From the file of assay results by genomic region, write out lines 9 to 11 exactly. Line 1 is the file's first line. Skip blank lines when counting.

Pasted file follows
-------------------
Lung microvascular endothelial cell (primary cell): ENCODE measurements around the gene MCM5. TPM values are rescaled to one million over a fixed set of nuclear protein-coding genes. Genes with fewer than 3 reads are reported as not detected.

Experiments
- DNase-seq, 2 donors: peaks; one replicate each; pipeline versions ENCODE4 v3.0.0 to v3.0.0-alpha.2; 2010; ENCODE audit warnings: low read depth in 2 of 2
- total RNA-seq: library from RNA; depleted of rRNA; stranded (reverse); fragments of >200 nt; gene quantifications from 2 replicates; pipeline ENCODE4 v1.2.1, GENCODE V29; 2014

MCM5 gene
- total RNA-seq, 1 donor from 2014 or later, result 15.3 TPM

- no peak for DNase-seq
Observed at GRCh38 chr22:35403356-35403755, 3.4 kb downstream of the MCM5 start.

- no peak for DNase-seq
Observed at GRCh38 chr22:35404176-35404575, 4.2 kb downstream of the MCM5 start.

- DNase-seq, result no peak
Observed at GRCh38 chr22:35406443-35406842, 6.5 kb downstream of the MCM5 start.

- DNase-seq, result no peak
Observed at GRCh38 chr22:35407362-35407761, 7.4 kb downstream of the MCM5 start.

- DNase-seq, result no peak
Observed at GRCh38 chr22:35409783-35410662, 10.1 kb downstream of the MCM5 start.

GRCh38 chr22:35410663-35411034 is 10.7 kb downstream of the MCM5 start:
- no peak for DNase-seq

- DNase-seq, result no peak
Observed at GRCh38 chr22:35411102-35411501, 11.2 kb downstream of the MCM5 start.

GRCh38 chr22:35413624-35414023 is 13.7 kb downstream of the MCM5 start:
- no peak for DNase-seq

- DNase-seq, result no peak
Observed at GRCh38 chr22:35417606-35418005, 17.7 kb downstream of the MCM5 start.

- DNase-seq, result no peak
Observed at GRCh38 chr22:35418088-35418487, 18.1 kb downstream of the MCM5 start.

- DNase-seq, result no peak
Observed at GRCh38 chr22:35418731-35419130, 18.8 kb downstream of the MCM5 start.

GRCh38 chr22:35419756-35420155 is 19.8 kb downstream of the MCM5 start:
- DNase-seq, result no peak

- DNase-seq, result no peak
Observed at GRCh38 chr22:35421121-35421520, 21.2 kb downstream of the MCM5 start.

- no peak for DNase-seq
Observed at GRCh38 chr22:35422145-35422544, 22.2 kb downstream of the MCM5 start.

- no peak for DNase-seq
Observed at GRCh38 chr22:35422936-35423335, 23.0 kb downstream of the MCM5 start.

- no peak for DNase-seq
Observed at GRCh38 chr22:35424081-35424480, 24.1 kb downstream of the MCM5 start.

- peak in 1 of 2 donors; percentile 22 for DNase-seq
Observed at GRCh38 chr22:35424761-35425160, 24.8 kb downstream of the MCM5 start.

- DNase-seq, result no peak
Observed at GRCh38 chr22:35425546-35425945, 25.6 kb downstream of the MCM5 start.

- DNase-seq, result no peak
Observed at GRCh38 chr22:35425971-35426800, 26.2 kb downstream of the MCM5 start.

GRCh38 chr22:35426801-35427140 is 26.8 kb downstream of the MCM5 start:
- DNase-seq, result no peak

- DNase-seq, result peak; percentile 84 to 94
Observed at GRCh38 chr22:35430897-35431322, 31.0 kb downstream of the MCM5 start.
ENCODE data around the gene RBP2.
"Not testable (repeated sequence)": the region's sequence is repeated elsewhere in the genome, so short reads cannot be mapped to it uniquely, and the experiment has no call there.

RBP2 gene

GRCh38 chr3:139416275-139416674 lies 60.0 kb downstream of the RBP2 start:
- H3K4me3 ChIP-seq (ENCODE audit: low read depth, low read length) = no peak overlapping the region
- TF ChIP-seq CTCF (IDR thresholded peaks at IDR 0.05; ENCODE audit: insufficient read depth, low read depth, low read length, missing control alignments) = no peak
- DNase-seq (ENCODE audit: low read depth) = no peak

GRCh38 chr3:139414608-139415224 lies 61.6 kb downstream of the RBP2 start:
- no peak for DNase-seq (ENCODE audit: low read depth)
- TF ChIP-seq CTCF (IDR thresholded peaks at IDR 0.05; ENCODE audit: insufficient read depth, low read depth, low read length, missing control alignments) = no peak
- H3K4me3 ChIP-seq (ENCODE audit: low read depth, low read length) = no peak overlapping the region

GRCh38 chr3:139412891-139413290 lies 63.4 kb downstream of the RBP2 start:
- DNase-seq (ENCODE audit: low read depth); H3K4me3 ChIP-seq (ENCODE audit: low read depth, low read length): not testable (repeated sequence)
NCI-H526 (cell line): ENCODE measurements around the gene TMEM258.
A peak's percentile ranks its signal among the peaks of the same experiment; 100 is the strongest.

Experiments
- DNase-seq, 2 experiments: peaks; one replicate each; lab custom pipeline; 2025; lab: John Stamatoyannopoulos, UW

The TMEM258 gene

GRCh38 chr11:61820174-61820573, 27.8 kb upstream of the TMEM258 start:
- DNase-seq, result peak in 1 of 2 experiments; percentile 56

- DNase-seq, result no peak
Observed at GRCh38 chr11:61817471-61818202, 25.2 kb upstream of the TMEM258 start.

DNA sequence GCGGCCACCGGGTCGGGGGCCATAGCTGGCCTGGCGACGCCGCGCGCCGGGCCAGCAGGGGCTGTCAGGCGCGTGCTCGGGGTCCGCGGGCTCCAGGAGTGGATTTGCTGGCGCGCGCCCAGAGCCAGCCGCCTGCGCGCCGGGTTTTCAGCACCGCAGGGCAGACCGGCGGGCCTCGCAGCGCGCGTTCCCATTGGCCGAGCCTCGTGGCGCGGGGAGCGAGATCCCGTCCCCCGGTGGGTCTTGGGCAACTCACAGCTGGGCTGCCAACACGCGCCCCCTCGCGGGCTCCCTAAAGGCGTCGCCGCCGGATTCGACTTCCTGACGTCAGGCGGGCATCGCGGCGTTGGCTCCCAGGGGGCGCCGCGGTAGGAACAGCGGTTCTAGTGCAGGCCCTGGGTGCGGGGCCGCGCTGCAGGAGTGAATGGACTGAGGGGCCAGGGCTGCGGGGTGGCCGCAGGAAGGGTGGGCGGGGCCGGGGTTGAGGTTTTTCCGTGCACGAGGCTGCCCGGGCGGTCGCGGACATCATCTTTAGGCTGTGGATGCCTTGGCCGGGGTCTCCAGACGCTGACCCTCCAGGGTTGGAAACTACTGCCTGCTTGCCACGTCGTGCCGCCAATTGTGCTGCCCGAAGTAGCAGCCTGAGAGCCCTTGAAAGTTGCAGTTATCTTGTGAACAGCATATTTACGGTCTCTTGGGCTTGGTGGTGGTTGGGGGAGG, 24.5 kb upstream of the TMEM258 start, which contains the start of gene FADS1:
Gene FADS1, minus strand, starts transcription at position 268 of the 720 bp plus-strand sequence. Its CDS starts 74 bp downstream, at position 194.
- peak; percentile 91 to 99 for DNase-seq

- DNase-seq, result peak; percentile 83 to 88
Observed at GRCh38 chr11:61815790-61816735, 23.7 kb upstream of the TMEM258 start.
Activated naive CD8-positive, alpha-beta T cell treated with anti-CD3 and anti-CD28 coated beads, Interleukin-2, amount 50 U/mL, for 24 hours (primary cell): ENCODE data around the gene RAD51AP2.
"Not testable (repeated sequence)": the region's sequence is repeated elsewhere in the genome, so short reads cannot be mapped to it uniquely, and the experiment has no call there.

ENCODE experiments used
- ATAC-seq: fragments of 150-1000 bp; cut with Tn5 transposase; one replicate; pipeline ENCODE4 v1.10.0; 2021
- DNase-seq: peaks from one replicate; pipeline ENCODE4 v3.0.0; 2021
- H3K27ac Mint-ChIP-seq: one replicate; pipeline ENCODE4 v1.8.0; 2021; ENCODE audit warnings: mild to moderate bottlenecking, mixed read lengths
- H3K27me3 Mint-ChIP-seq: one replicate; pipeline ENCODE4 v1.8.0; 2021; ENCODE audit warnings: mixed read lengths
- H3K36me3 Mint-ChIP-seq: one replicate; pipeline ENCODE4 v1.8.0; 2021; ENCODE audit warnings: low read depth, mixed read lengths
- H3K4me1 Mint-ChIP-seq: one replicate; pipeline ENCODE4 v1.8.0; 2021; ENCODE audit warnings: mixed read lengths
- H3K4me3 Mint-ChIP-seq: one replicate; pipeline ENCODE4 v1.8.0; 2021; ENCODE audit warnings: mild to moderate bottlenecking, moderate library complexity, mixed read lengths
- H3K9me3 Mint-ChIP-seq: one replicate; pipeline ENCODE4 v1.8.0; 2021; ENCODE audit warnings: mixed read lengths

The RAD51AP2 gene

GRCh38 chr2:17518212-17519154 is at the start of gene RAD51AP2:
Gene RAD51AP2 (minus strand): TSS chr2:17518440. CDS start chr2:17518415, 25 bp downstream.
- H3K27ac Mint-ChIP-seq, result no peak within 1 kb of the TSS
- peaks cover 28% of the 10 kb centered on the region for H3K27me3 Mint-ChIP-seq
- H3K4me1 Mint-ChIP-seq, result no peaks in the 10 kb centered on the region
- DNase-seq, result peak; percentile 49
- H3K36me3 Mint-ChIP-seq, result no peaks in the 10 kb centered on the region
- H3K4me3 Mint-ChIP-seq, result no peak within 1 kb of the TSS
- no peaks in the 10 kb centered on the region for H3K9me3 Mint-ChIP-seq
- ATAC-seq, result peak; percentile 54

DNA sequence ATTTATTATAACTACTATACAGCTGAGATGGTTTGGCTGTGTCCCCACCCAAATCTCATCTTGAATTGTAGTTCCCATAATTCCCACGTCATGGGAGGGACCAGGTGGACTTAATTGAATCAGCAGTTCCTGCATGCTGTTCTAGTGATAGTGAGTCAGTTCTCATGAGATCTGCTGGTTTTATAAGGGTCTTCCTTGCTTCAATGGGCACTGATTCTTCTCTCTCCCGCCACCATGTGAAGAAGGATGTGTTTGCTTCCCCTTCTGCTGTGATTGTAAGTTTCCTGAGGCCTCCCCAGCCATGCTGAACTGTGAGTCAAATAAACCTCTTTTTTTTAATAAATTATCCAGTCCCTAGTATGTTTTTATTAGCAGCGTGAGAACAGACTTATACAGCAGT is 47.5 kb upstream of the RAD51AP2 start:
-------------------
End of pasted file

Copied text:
- no peak for DNase-seq
Observed at GRCh38 chr22:35404176-35404575, 4.2 kb downstream of the MCM5 start.

- DNase-seq, result no peak